cxgvd

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About cxgvd

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    Southwest Ontario
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    '39 Buick team member

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  1. Don't you hate being right all of the time. Erieau was the destination, my neighbour and other friends have cottages there. The car did come from Windsor and it does look great, I like the '39 styling, with larger glass and waterfall grille. The 320 engine keeps up to modern traffic too. From the photo you can see I need running board mats and the moulding for it is off because it has many tiny dents, the car has sealed beams headlamps which should be changed back. Glad to have it running for now. Gary
  2. My wife and I attended a car show in a place which calls itself a drinking village with a fishing problem. I have been sorting this '39 Century out since I got it last November and this show was just 7 miles from my home so at the last minute I thought to give it a go. Quick wash in the driveway, scrubbed the whitewalls and off. A good day between Lake Erie and Rondeau Bay. With test drives and this successful round trip I managed to add 40 miles to the odometer. Ready, steady go. Gary
  3. Our first Old Car Festival was 1991, then it was less than 200 cars and entirely parked on the Green. It was a great event even at that. Where else can you see a Dodge Brothers, Dort and Duesenberg and speak with the owners and maybe catch a ride? We shouldn't give up on the Henry Ford. Gary
  4. I can understand downsizing the OCF and even stopping the camper overnight parking mostly, but what is the point of not letting the the Lansing to Dearborn people and cars participate? They are the old cars of the Festival. Hopefully the event will carry on, it always was my wife's favourite. Gary
  5. The model 29 was built by Buick with a different model numbers for three years and is likely one of the best touring cars you could choose. Engineering by Walter Marr is sound, ride is comfortable and it looks good too. That car on ebay sound have a brass radiator, not painted and should sport a Schebler carb. My wife and I are driving our 1913 Model 31 on the AACA Vintage tour in July and have recently driven round Lake Erie, 700 miles. That 4X4 engine is in a good car. Best of luck, Gary PS; the second car ( Blue one) is smaller and less powerful
  6. I drove a friends '24 Cadillac last Sunday, it has a nice ride and pretty to view but really who cares. It is the HCCA and Snapper's who set the values and it must be pre '16. a well sorted '13 Cadillac is selling for two or three times as much as a '16. Maybe not fair but it is what it is? Notice I did not say to was worth two or three times as much, but alas, sells for a premium because of the club functions and a pre '16 is the cost of admission to that world. A '16 Cadillac may seem like a good price, but a pre '13 is a proven investment, at least up until this date. Gary, 1913 Buick owner for nearly 20 years.
  7. Started the engine and drove around the neighbourhood in a 1939 Buick Century I purchased as a non running car last fall. Changed the belts, hoses and fluids, safety checked and plated,. Smoked, from all the oil I poured into the cylinders, but it was quiet as in no weird engine noises, steered and stopped straight. Quite pleased no photos. Gary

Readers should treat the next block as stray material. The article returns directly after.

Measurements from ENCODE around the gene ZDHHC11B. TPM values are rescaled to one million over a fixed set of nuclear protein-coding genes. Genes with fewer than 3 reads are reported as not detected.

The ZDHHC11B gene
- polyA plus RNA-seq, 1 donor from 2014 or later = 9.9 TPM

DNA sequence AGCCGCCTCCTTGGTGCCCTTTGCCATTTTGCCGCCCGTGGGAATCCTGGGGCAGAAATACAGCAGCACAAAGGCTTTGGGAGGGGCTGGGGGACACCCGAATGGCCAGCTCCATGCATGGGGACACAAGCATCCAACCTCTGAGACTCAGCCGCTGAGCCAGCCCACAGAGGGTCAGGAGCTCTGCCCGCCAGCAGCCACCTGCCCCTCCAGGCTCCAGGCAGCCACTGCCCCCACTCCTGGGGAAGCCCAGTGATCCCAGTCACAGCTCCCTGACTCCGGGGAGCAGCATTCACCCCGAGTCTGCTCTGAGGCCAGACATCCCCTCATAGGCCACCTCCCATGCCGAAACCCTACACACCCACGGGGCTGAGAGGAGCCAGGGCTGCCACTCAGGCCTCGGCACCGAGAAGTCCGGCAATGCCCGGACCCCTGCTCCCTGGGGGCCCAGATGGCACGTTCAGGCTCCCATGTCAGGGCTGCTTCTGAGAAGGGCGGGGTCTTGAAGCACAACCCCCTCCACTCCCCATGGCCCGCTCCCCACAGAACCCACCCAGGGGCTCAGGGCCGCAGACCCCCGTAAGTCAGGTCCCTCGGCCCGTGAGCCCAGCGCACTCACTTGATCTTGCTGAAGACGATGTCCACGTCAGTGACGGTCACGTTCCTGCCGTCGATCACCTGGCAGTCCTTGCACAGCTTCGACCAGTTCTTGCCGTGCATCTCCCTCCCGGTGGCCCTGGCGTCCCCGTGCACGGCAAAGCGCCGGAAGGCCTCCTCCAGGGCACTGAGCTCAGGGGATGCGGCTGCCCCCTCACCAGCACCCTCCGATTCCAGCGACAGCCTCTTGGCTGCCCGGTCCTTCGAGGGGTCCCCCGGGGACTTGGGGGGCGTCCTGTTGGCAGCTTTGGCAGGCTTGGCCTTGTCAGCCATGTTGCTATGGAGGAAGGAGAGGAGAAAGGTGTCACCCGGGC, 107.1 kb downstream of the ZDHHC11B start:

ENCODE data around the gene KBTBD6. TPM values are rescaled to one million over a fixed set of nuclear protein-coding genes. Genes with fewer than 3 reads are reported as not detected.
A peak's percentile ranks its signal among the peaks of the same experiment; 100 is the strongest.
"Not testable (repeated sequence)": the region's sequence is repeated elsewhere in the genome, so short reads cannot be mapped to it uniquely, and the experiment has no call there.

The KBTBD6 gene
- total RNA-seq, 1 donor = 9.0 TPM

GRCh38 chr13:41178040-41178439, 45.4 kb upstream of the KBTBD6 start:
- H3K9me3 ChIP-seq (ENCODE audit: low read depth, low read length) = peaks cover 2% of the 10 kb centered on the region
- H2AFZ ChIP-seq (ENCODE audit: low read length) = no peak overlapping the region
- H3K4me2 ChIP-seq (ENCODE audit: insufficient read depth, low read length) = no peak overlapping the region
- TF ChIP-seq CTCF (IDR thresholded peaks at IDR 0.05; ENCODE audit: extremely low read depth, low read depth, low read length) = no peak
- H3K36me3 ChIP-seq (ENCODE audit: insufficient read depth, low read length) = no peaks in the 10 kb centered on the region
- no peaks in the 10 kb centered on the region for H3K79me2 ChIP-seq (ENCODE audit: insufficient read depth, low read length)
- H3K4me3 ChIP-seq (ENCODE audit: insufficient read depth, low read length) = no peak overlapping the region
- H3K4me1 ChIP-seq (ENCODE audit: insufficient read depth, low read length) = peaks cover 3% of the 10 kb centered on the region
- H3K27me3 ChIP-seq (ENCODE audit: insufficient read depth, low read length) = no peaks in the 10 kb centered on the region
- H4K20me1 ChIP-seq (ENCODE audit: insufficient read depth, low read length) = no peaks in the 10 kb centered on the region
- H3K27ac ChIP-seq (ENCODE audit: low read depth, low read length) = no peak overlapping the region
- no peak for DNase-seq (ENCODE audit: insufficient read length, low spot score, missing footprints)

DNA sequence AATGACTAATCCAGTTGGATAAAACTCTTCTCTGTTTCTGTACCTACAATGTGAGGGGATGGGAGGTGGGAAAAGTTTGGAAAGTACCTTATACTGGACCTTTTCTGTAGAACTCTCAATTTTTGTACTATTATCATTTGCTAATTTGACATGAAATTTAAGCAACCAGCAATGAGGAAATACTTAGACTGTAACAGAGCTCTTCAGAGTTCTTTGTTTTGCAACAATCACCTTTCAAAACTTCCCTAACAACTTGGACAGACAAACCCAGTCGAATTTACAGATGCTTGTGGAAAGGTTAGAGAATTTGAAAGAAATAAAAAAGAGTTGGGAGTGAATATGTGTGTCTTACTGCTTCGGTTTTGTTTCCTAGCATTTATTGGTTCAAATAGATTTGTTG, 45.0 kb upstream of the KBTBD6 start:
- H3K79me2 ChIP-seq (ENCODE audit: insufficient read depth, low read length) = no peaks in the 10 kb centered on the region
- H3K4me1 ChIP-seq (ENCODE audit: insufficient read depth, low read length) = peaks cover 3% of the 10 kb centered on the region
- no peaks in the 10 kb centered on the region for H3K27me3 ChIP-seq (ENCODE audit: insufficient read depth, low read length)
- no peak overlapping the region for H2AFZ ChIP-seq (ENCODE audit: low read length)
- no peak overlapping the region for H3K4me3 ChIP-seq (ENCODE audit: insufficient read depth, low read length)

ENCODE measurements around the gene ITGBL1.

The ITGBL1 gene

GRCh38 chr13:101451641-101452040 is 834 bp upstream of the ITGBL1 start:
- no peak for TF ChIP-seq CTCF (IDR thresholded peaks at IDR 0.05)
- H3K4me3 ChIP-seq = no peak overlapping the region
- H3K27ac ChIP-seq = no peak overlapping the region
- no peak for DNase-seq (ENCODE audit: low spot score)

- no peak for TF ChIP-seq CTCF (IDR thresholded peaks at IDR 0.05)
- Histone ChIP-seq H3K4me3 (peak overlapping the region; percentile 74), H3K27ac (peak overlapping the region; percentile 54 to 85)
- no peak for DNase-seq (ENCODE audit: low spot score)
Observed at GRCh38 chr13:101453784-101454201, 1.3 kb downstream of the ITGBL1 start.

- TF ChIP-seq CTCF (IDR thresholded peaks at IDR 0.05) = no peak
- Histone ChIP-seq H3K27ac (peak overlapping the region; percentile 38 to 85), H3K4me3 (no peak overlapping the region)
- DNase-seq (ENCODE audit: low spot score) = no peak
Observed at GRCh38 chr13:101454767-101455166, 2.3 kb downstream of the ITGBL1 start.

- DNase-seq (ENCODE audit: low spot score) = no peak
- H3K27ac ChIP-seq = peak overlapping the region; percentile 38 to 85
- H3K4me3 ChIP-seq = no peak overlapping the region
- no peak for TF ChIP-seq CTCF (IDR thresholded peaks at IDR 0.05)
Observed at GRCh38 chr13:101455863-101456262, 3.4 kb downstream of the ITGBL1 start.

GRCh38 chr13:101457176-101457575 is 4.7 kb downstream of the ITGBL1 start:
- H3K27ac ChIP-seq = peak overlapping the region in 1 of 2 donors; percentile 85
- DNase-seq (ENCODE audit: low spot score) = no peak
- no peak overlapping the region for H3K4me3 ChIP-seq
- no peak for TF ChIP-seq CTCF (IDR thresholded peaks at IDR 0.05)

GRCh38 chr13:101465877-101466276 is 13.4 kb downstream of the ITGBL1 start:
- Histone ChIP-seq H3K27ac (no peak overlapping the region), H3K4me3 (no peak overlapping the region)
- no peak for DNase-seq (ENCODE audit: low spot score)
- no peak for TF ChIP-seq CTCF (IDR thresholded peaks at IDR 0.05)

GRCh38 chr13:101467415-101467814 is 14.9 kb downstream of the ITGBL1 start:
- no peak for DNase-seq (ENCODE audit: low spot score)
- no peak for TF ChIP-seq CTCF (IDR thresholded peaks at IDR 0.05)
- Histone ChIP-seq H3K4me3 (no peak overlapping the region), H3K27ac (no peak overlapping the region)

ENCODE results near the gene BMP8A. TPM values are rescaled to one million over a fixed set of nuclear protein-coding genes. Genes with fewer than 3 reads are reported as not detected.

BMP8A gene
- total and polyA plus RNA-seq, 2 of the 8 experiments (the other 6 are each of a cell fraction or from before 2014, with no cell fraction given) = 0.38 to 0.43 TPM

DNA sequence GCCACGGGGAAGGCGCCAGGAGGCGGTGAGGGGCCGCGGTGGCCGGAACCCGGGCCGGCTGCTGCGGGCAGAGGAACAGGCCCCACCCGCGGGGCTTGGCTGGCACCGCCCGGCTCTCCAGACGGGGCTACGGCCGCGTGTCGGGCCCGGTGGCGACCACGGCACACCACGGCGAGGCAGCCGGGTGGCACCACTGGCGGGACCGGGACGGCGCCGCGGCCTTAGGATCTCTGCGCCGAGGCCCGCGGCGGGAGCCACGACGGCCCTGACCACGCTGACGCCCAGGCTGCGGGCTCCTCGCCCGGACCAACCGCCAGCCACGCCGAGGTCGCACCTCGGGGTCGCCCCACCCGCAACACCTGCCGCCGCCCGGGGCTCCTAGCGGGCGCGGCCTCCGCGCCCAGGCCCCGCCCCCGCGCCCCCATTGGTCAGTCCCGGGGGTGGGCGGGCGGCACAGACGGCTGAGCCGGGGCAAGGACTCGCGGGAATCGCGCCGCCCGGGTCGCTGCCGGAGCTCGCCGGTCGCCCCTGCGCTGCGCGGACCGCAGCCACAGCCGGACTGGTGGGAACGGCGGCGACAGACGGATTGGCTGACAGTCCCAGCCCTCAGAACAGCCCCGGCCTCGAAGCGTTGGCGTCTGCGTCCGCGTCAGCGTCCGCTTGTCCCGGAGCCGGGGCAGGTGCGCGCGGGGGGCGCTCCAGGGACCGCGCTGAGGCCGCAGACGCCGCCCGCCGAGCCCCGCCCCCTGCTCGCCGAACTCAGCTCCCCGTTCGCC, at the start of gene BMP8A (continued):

8. I am restoring a 1915 Buick with 25' Baker rims. What is the current thinking on refinishing: paint, likely the cheapest but also tends to scuff off, powder coat, tougher or plating likely the most durable. What is the plating, zinc or cadmium? In all cases the colour will be silver with matching bolts and rim locks. Regards, Gary
  9. Just tried the George link above with good results. Try again. Regards, Gary
  10. That Dodge Victory Six with wire wheels is a pretty car and seemed to be a reasonable purchase price. It would be interesting to come back in the fall and find what happened to it? Regards, Gary
  11. Sorry, yes, I did clean my existing pump and used fine sandpaper on a flat surface to polish the bottom casting until it was shiny all around. My car is very nice but it has driven forty miles in the past ten years so I am recommissioning it by changing all of the fluids, belts and hoses before I start the engine and hopefully start driving the car. Gary
  12. On my 1913 Buick I place the axle stands on one of the axle saddle bolts, I have a similar truss supporting rod. Best wishes Gary
  13. All right, oil pan falling off was hyperbole. I had to bang on it too. Also cleaned the original 34 5/16 nc cap screws and changed the lock washers to new ones. Cleaned the oil pump and flattened the bottom plate, then using my half inch drill turned the pump until oil was visible at the top of the rocker shaft. I used a can of sea foam in the new 10 30W oil to help clean the passages. Unfortunately now I see signs of oil leaking from the rear main seal... Gary
  14. Just completed the same job on my '39 Century. Placed jack stands only in the front where the suspension bolts to the crossmember. Removed all the bolts and the pan dropped off. No need to loosen any steering parts. Cleaned and painted the pan. Tied on the gasket through many holes with fine thread, silicone sealer, two long studs to place the pan until the bolts went in. Put all the bolts in before I tightened it. Easy. I had number one rod near TDC. Good luck, Gary
  15. In the past 24 hours no one has bothered to Identified the blue 1905 Buick model C pictured above by Keith. A two cylinder engine , built by Walter Marr and David Dunbar Buick, before General Motors. It happens to be the fifth oldest Buick known to exist, he and his family drove it on the recent Brass in Berks County tour this spring as well as sixty miles to this open house. Well done to the owner. Gary